In contrast to the large corpus of findings in which participants report their stated preferences for these two characteristics in a romantic partner, our results revealed no sex differences in the importance that participants placed on physical attractiveness and on earning prospects at and following a speed-dating event.
Other researchers have also noted that stated mate preferences don’t predict actual choices of dating partners, but they do find that women are more selective than men at speed-dating events (Todd et al., 2007; see also Kurzban & Weeden, 2005). Sex differences in mate preferences revisited: Do people know what they initially desire in a romantic partner?
Therefore, we encourage researchers to consider administering one or perhaps several questionnaires in the wake of the speed-dating event.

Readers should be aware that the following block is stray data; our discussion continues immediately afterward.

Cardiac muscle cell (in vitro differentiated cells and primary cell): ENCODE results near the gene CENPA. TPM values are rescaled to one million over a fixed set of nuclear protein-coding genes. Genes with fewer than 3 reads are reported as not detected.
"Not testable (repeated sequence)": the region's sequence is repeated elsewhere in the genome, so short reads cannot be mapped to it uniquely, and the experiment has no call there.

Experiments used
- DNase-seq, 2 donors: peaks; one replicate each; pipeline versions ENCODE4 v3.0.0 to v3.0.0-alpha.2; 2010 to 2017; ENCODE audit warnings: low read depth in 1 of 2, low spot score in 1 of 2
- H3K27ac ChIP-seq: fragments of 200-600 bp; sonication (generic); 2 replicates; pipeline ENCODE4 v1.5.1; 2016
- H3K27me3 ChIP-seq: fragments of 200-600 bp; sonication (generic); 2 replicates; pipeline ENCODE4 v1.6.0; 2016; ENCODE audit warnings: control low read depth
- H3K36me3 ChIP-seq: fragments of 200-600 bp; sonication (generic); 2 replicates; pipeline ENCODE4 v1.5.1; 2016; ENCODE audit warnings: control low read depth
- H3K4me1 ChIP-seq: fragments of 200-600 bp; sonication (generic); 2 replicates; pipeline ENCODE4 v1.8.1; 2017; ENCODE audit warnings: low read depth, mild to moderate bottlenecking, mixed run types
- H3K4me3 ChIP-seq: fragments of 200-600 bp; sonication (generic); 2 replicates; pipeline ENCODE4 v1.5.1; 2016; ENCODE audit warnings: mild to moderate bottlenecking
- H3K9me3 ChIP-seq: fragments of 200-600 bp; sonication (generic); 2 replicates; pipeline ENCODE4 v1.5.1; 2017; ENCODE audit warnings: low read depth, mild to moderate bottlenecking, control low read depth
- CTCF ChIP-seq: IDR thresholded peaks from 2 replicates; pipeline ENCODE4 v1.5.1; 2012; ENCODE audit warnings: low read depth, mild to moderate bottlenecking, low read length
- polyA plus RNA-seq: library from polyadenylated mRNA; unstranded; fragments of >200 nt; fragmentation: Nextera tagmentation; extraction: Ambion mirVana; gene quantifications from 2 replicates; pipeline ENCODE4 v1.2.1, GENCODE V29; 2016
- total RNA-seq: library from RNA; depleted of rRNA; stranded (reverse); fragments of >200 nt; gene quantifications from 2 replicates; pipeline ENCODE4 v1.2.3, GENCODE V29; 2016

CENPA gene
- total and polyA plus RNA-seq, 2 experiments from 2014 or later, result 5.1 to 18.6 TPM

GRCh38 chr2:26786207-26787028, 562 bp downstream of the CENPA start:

However, very little research has explored the span of time between an initial encounter and the formation of a romantic relationship.
How terrific would it be if there existed a type of social gathering with just a bit more structure; something that romantically eligible individuals would want to attend, but that would also permit data collection and experimental control?
About a decade ago, a rabbi in Los Angeles named Yaacov Deyo provided the answer: speed-dating.
The basic structure of a speed-dating study A speed-dating study typically consists of three parts.
First, as individuals sign up to participate, the researcher will want to assess background information about each of them.